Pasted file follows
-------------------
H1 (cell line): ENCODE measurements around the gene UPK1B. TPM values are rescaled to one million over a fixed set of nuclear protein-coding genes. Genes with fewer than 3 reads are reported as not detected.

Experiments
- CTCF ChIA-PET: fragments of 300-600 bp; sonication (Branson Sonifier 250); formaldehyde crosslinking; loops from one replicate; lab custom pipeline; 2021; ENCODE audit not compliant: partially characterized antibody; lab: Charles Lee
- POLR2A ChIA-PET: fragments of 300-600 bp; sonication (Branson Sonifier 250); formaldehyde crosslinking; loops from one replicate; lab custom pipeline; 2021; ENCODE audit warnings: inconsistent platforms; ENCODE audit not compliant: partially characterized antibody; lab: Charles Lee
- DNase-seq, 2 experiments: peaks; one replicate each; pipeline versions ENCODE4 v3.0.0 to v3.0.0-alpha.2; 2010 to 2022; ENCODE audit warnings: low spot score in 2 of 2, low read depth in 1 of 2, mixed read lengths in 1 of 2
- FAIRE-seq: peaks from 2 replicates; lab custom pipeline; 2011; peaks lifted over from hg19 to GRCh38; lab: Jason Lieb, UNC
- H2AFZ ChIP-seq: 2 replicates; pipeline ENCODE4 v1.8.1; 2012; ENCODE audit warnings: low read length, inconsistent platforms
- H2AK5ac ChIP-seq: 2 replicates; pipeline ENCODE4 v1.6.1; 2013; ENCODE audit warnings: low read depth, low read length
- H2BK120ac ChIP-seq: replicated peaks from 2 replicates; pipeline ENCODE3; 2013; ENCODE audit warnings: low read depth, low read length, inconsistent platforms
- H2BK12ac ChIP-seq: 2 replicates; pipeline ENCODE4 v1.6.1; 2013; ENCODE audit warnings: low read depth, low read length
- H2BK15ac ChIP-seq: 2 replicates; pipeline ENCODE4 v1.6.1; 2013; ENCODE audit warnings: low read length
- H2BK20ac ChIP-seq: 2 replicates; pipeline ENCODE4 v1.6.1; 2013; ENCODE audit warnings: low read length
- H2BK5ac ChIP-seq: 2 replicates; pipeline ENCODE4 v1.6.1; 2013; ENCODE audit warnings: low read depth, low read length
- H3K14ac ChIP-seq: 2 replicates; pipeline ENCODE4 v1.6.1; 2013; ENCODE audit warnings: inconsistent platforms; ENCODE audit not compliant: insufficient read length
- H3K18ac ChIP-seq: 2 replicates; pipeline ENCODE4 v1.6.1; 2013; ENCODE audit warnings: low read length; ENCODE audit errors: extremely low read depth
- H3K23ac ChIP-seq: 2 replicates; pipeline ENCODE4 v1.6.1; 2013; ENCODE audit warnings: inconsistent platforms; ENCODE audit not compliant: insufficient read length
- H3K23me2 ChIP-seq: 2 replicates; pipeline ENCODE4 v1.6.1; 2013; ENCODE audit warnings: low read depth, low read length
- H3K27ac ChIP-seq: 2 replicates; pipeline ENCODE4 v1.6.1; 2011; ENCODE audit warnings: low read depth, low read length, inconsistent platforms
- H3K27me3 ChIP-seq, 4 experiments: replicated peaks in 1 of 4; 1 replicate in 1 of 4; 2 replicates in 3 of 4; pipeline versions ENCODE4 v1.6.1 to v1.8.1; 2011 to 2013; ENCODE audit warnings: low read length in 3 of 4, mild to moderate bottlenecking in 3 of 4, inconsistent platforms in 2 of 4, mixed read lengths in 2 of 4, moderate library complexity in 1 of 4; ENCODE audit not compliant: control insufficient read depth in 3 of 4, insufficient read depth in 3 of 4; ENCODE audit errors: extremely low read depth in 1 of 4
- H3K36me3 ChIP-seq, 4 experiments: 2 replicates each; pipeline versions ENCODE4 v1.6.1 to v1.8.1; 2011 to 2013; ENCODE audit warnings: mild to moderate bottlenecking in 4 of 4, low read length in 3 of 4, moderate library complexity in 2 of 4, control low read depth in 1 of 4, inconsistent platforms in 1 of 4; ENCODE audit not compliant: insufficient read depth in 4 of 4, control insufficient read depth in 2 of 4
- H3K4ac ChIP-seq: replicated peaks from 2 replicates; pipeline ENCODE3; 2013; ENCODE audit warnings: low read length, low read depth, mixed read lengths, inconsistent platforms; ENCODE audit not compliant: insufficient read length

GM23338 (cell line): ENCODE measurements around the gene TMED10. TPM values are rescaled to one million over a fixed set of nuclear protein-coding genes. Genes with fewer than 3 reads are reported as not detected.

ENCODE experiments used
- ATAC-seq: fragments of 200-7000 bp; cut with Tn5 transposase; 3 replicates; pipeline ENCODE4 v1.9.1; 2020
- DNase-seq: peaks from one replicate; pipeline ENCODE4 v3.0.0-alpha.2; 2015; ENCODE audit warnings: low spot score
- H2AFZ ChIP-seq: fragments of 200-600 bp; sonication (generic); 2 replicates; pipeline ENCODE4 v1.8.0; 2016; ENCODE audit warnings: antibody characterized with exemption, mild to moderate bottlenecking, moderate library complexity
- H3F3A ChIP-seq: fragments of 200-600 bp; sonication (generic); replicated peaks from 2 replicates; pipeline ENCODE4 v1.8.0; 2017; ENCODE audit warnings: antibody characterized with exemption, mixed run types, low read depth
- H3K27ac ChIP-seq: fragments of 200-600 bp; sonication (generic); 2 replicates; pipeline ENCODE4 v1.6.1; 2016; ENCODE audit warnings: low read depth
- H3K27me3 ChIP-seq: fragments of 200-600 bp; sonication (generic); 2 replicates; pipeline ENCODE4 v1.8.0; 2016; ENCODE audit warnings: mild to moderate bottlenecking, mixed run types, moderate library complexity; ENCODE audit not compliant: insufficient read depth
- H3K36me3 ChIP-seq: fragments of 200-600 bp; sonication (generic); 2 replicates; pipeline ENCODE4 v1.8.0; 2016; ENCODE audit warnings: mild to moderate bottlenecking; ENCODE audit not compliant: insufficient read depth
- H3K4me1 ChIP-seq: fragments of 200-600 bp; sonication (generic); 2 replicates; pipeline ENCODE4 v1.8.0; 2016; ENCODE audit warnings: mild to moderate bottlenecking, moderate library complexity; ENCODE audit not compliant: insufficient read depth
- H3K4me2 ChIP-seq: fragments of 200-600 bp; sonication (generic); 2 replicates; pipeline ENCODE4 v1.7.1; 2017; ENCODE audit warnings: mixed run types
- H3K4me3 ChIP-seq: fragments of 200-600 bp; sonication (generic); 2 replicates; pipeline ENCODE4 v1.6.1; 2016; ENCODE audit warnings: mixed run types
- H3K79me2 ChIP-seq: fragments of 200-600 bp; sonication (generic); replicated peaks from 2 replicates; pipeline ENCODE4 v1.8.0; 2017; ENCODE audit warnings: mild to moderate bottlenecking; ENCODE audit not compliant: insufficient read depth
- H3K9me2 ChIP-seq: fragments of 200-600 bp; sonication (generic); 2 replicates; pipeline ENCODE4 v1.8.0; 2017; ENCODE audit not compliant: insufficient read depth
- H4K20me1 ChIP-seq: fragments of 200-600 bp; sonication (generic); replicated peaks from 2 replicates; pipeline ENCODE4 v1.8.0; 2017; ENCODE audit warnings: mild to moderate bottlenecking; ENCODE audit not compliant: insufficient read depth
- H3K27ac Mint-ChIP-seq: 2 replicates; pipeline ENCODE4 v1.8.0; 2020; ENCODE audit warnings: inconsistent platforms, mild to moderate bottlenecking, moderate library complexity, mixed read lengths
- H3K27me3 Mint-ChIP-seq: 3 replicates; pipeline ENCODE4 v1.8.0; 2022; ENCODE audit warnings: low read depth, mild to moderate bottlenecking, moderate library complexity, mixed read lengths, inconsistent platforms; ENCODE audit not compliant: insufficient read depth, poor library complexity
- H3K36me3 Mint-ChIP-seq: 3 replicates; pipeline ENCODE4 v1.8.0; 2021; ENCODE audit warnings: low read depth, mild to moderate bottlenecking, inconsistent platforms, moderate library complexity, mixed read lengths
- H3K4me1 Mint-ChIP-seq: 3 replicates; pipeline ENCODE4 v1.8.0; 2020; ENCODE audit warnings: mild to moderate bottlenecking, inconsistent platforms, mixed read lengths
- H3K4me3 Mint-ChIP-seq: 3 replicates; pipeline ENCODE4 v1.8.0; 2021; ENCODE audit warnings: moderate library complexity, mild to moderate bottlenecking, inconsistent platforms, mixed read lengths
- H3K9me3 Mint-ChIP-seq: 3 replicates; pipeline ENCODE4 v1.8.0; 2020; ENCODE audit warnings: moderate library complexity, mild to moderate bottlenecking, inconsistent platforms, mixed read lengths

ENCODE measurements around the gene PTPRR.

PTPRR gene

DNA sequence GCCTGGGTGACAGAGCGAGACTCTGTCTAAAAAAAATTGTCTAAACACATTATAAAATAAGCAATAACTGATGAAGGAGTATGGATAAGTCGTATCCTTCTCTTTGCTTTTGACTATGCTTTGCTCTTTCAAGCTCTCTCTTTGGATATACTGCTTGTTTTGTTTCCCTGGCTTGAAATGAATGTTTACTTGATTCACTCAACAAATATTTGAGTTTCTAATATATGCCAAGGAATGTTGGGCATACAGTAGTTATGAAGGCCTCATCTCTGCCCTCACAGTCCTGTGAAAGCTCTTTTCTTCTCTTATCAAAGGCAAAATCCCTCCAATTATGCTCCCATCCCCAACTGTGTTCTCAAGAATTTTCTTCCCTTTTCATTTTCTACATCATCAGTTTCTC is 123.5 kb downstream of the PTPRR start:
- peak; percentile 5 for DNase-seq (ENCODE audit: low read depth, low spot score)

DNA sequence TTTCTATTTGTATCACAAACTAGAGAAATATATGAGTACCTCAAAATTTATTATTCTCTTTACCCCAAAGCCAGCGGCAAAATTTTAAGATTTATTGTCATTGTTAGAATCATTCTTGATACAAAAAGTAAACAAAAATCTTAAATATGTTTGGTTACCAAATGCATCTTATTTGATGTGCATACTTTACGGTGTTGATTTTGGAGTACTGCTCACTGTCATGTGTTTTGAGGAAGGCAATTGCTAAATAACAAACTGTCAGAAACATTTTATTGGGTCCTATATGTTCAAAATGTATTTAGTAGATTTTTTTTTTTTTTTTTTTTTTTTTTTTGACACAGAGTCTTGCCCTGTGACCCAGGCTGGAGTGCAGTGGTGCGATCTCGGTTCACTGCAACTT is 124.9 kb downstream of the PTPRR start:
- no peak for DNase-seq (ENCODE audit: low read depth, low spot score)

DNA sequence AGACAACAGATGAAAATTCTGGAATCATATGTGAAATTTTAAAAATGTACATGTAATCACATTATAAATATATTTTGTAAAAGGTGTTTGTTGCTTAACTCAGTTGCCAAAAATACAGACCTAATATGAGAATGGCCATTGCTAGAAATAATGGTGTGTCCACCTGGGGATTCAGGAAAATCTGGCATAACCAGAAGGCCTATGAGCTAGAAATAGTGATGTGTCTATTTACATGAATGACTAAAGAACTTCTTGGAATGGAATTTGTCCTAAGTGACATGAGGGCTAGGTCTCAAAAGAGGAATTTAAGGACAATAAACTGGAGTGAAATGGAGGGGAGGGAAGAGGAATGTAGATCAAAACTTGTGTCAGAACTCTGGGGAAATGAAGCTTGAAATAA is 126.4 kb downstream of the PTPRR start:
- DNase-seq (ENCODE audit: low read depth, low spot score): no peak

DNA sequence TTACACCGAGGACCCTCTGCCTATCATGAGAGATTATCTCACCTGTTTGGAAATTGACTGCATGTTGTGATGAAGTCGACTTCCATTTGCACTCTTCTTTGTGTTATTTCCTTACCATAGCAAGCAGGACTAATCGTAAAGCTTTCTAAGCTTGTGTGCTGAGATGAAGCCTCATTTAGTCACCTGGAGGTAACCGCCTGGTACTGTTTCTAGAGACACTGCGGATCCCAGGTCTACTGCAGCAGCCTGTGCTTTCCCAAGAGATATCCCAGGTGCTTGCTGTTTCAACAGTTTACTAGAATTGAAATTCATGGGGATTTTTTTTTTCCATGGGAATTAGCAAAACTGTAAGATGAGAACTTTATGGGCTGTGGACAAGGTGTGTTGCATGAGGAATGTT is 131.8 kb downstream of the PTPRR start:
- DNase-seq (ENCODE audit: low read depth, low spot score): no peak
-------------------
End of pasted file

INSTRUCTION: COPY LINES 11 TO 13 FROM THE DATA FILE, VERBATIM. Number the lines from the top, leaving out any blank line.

- H2BK15ac ChIP-seq: 2 replicates; pipeline ENCODE4 v1.6.1; 2013; ENCODE audit warnings: low read length
- H2BK20ac ChIP-seq: 2 replicates; pipeline ENCODE4 v1.6.1; 2013; ENCODE audit warnings: low read length
- H2BK5ac ChIP-seq: 2 replicates; pipeline ENCODE4 v1.6.1; 2013; ENCODE audit warnings: low read depth, low read length